Reasons to get a top-quality night vision scope under $1000
When it comes to investing in a night vision scope, your reasons are usually, as a hunter going to involve shooting after dark. That’s a given, right? Well, so it goes that when you’re choosing, apart from the usual concerns you’re going to be applying with regard to your budget, you also need to figure out what sort of shooting you’re going to need it to be able to assist you with. And it’s also very relevant to figure out at what sort of range and in which conditions you’re going to need it to perform.
If you do take the time to figure out all these things before you start looking, then you’re going to avoid paying for features that you don’t need, and you can narrow down your search based on what you want the scope to do for you.
Features to consider when choosing a night vision scope
The following points are designed to help you make decisions on how you intend to use your new scope, based on what strengths you need in it, and which weaknesses may be irrelevant to your particular brand of hunting and prey. If you’re mainly doing closer range hunting, for instance, then why pay more dollars for a scope that’s great at 120 yards? When looking for the best night vision rifle scope under $1000, it’s a fact of life that you should prioritize the stuff you need.
Night vision is generally going to not give you the same benefits in magnification as a day scope. This is basically because there’s a trade-off here going on between gain and making things bigger.
Gain is how well the scope uses ambient light in the dark. And the levels of this you’ll get from a scope are going to be inversely proportional to the amount of magnification that the scope is capable of.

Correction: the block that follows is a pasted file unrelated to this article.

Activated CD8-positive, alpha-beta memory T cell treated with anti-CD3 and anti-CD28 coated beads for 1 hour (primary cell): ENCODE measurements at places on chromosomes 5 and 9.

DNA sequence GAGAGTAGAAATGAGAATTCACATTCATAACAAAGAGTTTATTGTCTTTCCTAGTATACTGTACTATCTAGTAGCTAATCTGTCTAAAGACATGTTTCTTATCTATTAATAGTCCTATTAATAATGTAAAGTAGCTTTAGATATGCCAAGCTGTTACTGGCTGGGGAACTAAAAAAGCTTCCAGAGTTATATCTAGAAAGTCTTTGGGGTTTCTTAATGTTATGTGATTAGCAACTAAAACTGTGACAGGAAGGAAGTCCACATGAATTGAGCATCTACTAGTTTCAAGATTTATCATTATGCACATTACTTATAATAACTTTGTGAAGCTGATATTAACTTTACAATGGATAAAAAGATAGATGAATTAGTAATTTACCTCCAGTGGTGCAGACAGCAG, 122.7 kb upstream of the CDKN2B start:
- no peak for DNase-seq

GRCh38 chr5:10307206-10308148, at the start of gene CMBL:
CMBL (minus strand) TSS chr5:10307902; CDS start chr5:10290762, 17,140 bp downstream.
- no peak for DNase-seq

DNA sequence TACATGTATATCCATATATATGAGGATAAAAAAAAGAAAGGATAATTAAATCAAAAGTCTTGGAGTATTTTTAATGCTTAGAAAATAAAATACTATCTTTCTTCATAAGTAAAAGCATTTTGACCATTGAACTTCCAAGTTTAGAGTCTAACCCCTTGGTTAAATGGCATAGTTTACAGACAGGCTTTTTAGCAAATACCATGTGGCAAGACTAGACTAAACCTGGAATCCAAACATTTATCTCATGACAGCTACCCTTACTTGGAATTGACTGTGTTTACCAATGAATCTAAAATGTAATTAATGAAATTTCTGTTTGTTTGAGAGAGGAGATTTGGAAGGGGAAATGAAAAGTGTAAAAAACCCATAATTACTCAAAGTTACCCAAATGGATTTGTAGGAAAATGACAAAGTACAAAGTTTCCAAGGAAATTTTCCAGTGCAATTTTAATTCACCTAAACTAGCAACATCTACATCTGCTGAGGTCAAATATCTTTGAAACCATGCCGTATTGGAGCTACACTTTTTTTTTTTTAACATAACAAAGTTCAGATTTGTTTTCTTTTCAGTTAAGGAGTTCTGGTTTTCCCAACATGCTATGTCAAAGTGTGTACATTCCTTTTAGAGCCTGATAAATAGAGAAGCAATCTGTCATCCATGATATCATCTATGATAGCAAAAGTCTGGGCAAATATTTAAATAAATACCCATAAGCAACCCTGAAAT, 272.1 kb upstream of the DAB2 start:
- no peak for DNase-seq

Yes, more magnification is great – but image quality will generally deteriorate too when you magnify more – as will your field of vision at range.
Don’t pay heaps for massive amounts of magnification if the range you’re going to be shooting at is relatively short. One of the biggest needs for magnification with good clarity when hunting at night is obviously going to be safety. So, sure, if you’re going to be shooting at long range, you may need to put a lot of weight on magnification so as to be able to identify a target accurately at that range before you shoot it.
Let’s not forget that if a scope boasts a detection range of 150 yards, that’s just giving you the ability to detect movement at that range. If the optics aren’t up to scratch, it doesn’t mean you’ll be able to tell a hog from a human – so safety, range and magnification are all very important factors if you’re not just taking part in organized competitions on a shooting range, where safety procedures will ensure that you’re not going to accidentally shoot something you didn’t want to shoot.
Night & day modes